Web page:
Depending upon complexity and the field of technology, the cost of having a patent specification drafted by an experienced attorney in Australia is likely to be somewhere between A$5000 and A$15,000, with a majority of cases lying in the lower half of this range.  Some applicants appear to consider this an unacceptable expense – I have written previously about the number of applications filed in Australia without professional assistance, and the very poor outcomes that often result from this.  But even if a self-represented applicant is able to navigate through the examination process, and secure a potentially enforceable patent, further problems may arise should it ever be necessary or desirable to amend the specification in preparation for enforcement.  Bearing in mind that the onus of proof lies with the patentee to establish that the unamended specification was framed with reasonable skill and knowledge, it might be difficult for a patentee who had not engaged an attorney to obtain compensation for any infringement prior to the date of amendment.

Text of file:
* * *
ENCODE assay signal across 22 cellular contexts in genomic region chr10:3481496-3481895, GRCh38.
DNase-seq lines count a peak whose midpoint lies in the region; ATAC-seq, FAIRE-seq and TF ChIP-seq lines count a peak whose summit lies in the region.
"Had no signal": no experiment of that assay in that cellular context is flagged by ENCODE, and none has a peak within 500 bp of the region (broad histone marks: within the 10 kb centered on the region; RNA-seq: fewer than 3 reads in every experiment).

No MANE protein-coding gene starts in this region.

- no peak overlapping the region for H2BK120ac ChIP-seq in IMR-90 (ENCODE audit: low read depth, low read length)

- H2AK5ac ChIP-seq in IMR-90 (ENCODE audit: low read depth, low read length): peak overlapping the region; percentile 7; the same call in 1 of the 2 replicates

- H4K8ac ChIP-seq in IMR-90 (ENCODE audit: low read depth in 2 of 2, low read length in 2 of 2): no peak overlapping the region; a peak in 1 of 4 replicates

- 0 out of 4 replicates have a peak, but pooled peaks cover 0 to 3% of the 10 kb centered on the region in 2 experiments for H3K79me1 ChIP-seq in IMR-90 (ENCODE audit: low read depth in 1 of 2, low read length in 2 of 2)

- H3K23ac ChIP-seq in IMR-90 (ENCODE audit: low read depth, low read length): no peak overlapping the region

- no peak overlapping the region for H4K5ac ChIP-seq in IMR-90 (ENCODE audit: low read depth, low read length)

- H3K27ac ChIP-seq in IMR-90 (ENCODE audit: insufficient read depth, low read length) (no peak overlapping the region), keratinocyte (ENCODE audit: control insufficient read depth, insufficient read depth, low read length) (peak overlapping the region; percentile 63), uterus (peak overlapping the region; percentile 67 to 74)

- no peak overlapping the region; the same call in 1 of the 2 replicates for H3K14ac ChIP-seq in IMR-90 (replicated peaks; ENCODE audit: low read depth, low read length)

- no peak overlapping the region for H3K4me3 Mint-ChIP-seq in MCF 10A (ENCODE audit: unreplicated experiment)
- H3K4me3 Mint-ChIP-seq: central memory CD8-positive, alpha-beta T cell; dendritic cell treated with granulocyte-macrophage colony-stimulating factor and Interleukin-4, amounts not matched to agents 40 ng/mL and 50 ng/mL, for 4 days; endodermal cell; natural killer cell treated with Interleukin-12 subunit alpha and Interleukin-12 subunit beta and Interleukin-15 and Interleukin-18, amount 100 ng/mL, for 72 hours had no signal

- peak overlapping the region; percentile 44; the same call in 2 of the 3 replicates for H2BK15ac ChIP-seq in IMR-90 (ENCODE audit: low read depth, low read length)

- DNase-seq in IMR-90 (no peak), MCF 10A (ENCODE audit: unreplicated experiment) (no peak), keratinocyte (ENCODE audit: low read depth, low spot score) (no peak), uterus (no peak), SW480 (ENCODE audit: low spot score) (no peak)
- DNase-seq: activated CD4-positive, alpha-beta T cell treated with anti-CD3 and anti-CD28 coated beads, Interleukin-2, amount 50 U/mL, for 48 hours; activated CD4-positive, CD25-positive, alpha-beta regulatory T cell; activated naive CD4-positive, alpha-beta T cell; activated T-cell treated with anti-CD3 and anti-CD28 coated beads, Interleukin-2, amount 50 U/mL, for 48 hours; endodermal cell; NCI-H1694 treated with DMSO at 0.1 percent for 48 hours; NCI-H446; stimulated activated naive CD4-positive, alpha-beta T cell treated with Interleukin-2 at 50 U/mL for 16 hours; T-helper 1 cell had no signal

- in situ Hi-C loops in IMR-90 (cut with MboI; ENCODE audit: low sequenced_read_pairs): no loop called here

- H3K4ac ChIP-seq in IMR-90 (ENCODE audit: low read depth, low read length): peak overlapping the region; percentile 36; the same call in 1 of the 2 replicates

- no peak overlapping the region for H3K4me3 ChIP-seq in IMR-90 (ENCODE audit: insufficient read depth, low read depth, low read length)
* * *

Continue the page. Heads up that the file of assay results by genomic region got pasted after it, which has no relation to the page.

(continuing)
As matters stand, this case thus provides a further illustration (if any were needed) of the potential false economy of taking on the complexities of the patent system without appropriate professional advice.  I note that an appeal to the Full Bench of the Federal Court of Australia has been filed by Generic Health (NSD717/2017).  It remains to be seen whether the issues under section 115 will be revisited on appeal.  If so, however, the appellant will presumably be seeking to establish that a higher standard of competence is necessary then has been found at first instance.